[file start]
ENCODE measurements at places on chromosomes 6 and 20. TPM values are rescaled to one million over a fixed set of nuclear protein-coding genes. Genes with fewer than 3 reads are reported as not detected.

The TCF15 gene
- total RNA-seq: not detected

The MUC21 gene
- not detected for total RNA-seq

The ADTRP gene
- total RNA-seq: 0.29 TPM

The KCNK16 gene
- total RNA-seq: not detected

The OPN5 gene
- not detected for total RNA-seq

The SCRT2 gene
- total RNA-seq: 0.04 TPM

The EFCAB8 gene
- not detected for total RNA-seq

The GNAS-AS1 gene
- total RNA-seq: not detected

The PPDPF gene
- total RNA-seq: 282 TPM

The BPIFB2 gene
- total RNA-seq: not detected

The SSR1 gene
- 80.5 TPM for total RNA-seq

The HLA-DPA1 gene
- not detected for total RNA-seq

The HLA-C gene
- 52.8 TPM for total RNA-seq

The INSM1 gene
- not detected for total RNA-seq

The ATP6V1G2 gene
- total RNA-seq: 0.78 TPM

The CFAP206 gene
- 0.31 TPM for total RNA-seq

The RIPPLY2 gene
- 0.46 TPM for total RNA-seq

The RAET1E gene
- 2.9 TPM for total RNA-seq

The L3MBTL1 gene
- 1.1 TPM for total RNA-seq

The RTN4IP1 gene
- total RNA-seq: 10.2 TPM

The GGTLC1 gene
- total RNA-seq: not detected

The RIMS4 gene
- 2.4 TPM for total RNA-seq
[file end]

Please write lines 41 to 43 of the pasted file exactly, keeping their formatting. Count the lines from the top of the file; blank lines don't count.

- total RNA-seq: 10.2 TPM

The GGTLC1 gene
- total RNA-seq: not detected